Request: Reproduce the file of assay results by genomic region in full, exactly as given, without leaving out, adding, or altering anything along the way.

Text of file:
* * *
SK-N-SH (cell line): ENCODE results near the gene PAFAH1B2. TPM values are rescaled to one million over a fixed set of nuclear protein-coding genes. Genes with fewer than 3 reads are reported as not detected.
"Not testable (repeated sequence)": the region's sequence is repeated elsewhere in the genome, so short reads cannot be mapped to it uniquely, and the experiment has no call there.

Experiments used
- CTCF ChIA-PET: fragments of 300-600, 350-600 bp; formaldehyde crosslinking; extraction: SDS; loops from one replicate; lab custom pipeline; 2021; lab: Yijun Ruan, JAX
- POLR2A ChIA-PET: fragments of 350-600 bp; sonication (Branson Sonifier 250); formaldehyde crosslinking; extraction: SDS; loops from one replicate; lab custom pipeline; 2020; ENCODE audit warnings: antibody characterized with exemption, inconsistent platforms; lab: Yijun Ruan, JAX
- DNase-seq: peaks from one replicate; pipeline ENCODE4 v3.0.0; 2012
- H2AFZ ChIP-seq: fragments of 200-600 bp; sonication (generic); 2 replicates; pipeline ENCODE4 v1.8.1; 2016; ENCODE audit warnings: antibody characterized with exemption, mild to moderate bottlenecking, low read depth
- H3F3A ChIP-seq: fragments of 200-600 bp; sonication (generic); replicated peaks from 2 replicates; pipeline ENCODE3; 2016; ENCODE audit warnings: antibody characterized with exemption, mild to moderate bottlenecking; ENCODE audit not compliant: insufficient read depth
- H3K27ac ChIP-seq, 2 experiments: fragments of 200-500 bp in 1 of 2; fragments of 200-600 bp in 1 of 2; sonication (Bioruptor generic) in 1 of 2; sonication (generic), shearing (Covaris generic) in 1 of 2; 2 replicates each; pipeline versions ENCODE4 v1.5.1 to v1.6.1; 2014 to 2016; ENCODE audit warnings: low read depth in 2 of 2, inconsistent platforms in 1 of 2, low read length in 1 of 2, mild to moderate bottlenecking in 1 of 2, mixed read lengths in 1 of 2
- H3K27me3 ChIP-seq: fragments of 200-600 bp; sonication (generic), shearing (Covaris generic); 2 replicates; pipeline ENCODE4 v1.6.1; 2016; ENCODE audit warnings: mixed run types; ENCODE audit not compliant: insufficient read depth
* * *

SK-N-SH (cell line): ENCODE results near the gene PAFAH1B2. TPM values are rescaled to one million over a fixed set of nuclear protein-coding genes. Genes with fewer than 3 reads are reported as not detected.
"Not testable (repeated sequence)": the region's sequence is repeated elsewhere in the genome, so short reads cannot be mapped to it uniquely, and the experiment has no call there.

Experiments used
- CTCF ChIA-PET: fragments of 300-600, 350-600 bp; formaldehyde crosslinking; extraction: SDS; loops from one replicate; lab custom pipeline; 2021; lab: Yijun Ruan, JAX
- POLR2A ChIA-PET: fragments of 350-600 bp; sonication (Branson Sonifier 250); formaldehyde crosslinking; extraction: SDS; loops from one replicate; lab custom pipeline; 2020; ENCODE audit warnings: antibody characterized with exemption, inconsistent platforms; lab: Yijun Ruan, JAX
- DNase-seq: peaks from one replicate; pipeline ENCODE4 v3.0.0; 2012
- H2AFZ ChIP-seq: fragments of 200-600 bp; sonication (generic); 2 replicates; pipeline ENCODE4 v1.8.1; 2016; ENCODE audit warnings: antibody characterized with exemption, mild to moderate bottlenecking, low read depth
- H3F3A ChIP-seq: fragments of 200-600 bp; sonication (generic); replicated peaks from 2 replicates; pipeline ENCODE3; 2016; ENCODE audit warnings: antibody characterized with exemption, mild to moderate bottlenecking; ENCODE audit not compliant: insufficient read depth
- H3K27ac ChIP-seq, 2 experiments: fragments of 200-500 bp in 1 of 2; fragments of 200-600 bp in 1 of 2; sonication (Bioruptor generic) in 1 of 2; sonication (generic), shearing (Covaris generic) in 1 of 2; 2 replicates each; pipeline versions ENCODE4 v1.5.1 to v1.6.1; 2014 to 2016; ENCODE audit warnings: low read depth in 2 of 2, inconsistent platforms in 1 of 2, low read length in 1 of 2, mild to moderate bottlenecking in 1 of 2, mixed read lengths in 1 of 2
- H3K27me3 ChIP-seq: fragments of 200-600 bp; sonication (generic), shearing (Covaris generic); 2 replicates; pipeline ENCODE4 v1.6.1; 2016; ENCODE audit warnings: mixed run types; ENCODE audit not compliant: insufficient read depth